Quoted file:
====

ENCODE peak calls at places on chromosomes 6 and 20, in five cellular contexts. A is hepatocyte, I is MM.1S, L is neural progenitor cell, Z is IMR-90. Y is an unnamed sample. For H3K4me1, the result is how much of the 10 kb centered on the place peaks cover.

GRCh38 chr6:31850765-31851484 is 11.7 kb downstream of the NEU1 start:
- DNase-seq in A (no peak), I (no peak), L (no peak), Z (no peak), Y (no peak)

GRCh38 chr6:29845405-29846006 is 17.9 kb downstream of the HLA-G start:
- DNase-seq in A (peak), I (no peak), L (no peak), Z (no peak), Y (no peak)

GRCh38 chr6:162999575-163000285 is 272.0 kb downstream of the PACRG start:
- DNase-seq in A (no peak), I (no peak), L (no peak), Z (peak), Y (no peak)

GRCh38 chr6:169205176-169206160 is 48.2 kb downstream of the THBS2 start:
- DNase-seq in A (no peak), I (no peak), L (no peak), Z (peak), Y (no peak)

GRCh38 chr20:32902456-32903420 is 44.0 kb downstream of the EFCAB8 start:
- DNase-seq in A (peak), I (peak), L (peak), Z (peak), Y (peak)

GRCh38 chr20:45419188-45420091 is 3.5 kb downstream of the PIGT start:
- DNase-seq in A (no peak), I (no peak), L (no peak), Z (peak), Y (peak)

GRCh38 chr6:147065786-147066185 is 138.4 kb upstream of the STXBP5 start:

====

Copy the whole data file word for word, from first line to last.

ENCODE peak calls at places on chromosomes 6 and 20, in five cellular contexts. A is hepatocyte, I is MM.1S, L is neural progenitor cell, Z is IMR-90. Y is an unnamed sample. For H3K4me1, the result is how much of the 10 kb centered on the place peaks cover.

GRCh38 chr6:31850765-31851484 is 11.7 kb downstream of the NEU1 start:
- DNase-seq in A (no peak), I (no peak), L (no peak), Z (no peak), Y (no peak)

GRCh38 chr6:29845405-29846006 is 17.9 kb downstream of the HLA-G start:
- DNase-seq in A (peak), I (no peak), L (no peak), Z (no peak), Y (no peak)

GRCh38 chr6:162999575-163000285 is 272.0 kb downstream of the PACRG start:
- DNase-seq in A (no peak), I (no peak), L (no peak), Z (peak), Y (no peak)

GRCh38 chr6:169205176-169206160 is 48.2 kb downstream of the THBS2 start:
- DNase-seq in A (no peak), I (no peak), L (no peak), Z (peak), Y (no peak)

GRCh38 chr20:32902456-32903420 is 44.0 kb downstream of the EFCAB8 start:
- DNase-seq in A (peak), I (peak), L (peak), Z (peak), Y (peak)

GRCh38 chr20:45419188-45420091 is 3.5 kb downstream of the PIGT start:
- DNase-seq in A (no peak), I (no peak), L (no peak), Z (peak), Y (peak)

GRCh38 chr6:147065786-147066185 is 138.4 kb upstream of the STXBP5 start: